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Front Pharmacol ; 12: 794453, 2021.
Article in English | MEDLINE | ID: covidwho-1643530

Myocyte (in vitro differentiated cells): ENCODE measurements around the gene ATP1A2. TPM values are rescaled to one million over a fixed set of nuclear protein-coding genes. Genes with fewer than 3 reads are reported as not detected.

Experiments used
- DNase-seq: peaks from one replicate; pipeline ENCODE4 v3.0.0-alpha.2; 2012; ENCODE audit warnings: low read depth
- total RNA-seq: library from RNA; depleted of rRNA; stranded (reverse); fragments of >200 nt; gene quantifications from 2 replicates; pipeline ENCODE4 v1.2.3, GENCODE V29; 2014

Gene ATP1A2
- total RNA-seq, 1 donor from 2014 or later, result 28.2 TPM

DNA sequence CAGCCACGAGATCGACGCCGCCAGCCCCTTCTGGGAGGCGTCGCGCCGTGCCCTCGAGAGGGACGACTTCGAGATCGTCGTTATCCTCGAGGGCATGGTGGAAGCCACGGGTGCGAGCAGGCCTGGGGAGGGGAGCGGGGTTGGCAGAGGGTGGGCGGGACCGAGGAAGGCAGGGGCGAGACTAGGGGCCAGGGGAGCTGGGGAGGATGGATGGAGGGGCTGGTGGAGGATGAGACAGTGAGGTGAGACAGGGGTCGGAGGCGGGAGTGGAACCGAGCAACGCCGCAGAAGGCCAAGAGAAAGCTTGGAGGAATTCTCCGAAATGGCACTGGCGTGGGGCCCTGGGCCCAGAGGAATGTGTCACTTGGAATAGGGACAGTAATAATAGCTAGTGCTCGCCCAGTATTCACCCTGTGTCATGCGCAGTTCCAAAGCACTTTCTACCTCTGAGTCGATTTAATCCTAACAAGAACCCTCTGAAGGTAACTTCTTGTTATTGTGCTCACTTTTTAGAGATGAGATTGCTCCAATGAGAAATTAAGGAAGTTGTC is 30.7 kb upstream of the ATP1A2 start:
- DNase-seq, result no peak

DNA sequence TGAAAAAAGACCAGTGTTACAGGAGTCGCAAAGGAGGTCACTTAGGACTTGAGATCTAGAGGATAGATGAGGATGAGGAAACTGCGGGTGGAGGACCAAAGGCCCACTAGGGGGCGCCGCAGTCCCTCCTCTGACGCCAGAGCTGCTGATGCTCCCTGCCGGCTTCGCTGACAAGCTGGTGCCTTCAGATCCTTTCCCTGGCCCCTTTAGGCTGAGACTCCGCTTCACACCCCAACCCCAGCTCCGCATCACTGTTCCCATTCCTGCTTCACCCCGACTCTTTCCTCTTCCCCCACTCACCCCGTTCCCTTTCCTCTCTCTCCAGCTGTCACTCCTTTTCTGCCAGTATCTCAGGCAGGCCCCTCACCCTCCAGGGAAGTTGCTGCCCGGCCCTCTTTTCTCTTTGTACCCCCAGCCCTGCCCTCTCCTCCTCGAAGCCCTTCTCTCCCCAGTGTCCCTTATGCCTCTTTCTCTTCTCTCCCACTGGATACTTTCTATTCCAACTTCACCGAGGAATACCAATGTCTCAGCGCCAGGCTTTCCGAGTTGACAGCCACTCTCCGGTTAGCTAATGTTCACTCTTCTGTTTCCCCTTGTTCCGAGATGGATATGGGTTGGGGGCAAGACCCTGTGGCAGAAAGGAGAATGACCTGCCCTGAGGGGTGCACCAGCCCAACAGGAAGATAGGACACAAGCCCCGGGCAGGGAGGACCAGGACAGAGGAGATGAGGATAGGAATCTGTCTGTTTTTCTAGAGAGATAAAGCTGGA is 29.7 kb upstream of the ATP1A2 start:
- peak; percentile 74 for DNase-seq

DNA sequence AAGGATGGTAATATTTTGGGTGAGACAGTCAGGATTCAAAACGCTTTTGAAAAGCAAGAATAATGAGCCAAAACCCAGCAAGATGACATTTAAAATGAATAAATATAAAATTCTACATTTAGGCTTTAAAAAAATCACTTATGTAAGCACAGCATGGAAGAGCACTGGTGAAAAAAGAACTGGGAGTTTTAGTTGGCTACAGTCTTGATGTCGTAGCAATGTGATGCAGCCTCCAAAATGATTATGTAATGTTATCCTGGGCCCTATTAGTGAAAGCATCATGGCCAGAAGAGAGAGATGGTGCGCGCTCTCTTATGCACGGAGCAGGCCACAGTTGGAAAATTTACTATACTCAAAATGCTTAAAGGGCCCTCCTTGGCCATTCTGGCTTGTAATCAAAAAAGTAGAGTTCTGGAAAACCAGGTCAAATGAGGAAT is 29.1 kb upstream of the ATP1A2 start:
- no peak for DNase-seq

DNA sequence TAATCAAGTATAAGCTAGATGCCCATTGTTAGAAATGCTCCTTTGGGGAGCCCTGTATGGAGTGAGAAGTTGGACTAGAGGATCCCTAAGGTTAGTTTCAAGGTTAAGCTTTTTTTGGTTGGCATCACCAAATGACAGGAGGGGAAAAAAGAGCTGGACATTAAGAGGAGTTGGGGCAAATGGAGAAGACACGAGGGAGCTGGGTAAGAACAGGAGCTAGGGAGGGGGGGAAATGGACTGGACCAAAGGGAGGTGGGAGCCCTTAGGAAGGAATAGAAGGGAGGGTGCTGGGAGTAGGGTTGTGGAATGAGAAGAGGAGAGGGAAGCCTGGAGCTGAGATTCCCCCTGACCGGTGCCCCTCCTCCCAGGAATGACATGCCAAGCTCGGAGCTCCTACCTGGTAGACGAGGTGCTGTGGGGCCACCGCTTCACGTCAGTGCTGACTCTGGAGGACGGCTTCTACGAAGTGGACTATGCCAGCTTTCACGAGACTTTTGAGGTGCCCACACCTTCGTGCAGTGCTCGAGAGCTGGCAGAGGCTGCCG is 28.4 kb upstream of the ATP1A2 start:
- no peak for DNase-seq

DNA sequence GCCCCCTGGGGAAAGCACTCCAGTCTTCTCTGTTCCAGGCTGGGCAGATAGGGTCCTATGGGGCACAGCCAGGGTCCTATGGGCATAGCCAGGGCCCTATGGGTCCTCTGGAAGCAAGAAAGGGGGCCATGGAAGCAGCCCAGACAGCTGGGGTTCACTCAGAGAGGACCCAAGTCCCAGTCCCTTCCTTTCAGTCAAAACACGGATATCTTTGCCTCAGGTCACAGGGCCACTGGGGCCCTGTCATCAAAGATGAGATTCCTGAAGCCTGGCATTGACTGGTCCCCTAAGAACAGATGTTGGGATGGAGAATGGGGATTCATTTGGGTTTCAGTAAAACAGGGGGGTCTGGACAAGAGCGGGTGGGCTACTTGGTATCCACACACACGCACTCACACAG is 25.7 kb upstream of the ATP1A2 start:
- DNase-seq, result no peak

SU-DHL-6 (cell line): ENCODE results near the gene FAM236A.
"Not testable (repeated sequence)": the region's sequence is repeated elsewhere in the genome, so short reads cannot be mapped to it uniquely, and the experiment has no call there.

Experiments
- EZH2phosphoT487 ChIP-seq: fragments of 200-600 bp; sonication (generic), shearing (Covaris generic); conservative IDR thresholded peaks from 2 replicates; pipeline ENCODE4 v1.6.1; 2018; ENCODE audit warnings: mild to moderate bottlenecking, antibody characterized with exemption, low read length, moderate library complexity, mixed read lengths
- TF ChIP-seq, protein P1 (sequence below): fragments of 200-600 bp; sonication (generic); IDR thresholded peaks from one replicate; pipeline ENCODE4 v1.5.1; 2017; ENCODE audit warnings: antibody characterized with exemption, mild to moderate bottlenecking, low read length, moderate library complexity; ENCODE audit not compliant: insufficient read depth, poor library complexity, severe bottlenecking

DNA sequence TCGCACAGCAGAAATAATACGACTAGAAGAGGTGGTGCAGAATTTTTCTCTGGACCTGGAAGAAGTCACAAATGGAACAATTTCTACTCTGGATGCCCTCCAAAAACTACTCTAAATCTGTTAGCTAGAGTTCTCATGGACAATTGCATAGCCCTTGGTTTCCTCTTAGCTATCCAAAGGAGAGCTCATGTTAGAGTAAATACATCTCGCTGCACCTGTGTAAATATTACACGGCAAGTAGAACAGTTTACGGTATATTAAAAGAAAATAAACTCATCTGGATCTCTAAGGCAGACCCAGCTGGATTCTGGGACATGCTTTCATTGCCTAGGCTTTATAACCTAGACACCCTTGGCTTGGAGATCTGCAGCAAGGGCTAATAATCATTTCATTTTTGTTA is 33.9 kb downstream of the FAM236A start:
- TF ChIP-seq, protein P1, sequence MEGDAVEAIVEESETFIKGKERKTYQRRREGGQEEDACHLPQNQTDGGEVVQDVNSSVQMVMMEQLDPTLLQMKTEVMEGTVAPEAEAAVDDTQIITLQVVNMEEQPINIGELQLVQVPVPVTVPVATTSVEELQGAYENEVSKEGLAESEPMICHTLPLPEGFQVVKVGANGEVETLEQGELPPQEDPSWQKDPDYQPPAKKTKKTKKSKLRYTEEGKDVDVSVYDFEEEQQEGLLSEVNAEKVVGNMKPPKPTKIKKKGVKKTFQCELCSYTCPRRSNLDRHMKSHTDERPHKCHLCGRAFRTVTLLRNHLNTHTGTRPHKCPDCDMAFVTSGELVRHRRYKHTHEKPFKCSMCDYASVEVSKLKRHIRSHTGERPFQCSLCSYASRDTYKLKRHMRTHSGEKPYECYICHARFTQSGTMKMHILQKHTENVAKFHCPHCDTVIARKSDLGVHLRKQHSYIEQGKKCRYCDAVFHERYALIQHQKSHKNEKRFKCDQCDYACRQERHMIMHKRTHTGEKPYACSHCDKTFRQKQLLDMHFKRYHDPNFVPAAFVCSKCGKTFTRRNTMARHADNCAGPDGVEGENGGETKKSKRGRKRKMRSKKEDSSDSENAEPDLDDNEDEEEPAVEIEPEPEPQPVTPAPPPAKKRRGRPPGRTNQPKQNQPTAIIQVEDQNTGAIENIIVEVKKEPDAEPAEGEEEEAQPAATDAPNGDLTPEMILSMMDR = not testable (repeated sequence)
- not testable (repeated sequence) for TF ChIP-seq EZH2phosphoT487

Background: Patients with coronavirus disease 2019 (COVID-19) could experience multiple coinfections, and judicial antimicrobials, including antibiotics, is paramount to treat these coinfections. This study evaluated physicians' perception, attitude, and confidence about antimicrobial resistance (AMR) and antimicrobial prescribing in patients with COVID-19. Methods: A self-administered and validated online questionnaire comprised of six sections was disseminated among physicians working in public sector hospitals in Punjab, Pakistan, using the convenience sampling method from April to May 2021. The study also assessed the validity and reliability of the study questionnaire using exploratory factor analysis and Cronbach's alpha. In addition, the descriptive and inferential statistics present survey results. Results: A total of 387 physicians participated in this study. The study showed that the questionnaire demonstrated good internal consistency (Cronbach's alpha = 0.77). Most physicians (n = 221, 57.1%) believed that AMR is a considerable problem in Pakistan. Less than a quarter of respondents (n = 91, 23.5%) consulted with local antibiotic resistance data to prescribe antibiotics in COVID-19 patients. However, the respondents were confident to select a suitable antibiotic (n = 229, 59.2%). More than three-quarters of the respondents believed that advice from a senior colleague (n = 336, 86.8%), infectious disease (ID) physician (n = 315, 81.4%), and implementing antimicrobial stewardship programs (ASPs) could facilitate appropriate prescribing of antibiotics in COVID-19 patients. Multivariate logistic regression revealed that physicians with more than 10 years of experience had higher odds of consulting local guidelines for antibiotic therapy (OR, 4.71 95% CI: 1.62-13.73, p = 0.004) than physicians with less than 5 years of experience. Similar trends were found for consulting national guidelines and local resistance data to select an empiric antibiotic therapy. Conclusion: AMR-related awareness was optimal among physicians. Only a few physicians looked up local antibiotic resistance data before prescribing antibiotics to COVID-19 patients empirically. The significant approaches advised by physicians to reduce AMR risk among COVID-19 patients were the implementation of ASPs combined with advice from ID physicians.